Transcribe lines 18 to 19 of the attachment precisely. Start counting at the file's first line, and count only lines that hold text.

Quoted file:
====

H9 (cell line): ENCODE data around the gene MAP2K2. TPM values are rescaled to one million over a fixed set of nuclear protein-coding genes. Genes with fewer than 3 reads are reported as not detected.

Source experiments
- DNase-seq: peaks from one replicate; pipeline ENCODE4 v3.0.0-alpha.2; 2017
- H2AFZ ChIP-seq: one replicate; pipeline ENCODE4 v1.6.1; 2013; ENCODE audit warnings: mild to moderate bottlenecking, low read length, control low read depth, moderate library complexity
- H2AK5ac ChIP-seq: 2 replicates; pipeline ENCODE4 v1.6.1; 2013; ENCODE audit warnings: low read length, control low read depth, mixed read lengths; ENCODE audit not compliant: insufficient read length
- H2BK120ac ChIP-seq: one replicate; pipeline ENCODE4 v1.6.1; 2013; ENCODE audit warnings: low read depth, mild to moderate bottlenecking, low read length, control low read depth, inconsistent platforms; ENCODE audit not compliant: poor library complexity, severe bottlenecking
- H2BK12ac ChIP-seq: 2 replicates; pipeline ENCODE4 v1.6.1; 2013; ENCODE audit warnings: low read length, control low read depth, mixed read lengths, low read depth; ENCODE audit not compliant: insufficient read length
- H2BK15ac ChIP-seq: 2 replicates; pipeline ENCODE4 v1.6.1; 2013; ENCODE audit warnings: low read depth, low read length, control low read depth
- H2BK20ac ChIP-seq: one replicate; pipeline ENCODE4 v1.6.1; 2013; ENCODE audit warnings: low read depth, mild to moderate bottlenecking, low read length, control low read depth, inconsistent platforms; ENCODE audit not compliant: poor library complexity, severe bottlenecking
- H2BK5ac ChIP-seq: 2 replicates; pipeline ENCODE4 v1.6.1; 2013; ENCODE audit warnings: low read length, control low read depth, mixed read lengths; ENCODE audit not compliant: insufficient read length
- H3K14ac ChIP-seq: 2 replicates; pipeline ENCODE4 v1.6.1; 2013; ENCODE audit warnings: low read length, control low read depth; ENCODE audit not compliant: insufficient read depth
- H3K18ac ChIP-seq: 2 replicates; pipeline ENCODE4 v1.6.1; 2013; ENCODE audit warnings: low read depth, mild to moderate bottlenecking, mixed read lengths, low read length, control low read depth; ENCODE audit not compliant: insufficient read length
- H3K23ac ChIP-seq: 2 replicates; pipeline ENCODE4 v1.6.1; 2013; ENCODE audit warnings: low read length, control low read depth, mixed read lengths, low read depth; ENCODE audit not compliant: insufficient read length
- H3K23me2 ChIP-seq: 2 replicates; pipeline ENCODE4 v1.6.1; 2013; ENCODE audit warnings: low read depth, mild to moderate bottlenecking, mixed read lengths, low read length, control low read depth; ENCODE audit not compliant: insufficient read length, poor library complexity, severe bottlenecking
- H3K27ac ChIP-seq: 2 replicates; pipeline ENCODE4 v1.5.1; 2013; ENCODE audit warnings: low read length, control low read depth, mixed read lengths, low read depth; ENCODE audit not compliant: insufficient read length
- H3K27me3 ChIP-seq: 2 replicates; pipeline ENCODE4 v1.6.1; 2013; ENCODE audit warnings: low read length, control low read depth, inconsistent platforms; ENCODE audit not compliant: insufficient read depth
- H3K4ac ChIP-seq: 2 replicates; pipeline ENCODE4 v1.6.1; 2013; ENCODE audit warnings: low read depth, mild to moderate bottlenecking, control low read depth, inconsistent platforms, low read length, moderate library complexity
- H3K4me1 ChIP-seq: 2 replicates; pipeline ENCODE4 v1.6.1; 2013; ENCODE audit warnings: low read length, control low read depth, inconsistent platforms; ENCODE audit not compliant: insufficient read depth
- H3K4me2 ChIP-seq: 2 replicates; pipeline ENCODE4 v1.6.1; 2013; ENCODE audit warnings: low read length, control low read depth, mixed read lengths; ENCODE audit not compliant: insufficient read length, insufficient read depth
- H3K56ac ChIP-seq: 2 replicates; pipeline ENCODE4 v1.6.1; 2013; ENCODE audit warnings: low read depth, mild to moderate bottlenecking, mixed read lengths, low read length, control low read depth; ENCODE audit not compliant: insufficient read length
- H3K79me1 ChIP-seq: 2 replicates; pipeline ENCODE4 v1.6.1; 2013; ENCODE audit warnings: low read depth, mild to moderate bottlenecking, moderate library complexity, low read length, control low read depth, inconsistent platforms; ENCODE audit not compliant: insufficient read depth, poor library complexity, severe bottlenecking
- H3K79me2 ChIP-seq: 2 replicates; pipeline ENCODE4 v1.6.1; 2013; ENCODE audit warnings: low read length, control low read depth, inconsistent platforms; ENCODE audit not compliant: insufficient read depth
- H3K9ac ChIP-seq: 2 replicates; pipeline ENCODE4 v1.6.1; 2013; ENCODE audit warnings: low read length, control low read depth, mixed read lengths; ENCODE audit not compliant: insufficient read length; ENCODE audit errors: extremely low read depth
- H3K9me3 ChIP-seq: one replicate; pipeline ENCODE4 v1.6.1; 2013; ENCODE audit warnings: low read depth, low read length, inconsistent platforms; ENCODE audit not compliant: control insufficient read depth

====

- H3K4me1 ChIP-seq: 2 replicates; pipeline ENCODE4 v1.6.1; 2013; ENCODE audit warnings: low read length, control low read depth, inconsistent platforms; ENCODE audit not compliant: insufficient read depth
- H3K4me2 ChIP-seq: 2 replicates; pipeline ENCODE4 v1.6.1; 2013; ENCODE audit warnings: low read length, control low read depth, mixed read lengths; ENCODE audit not compliant: insufficient read length, insufficient read depth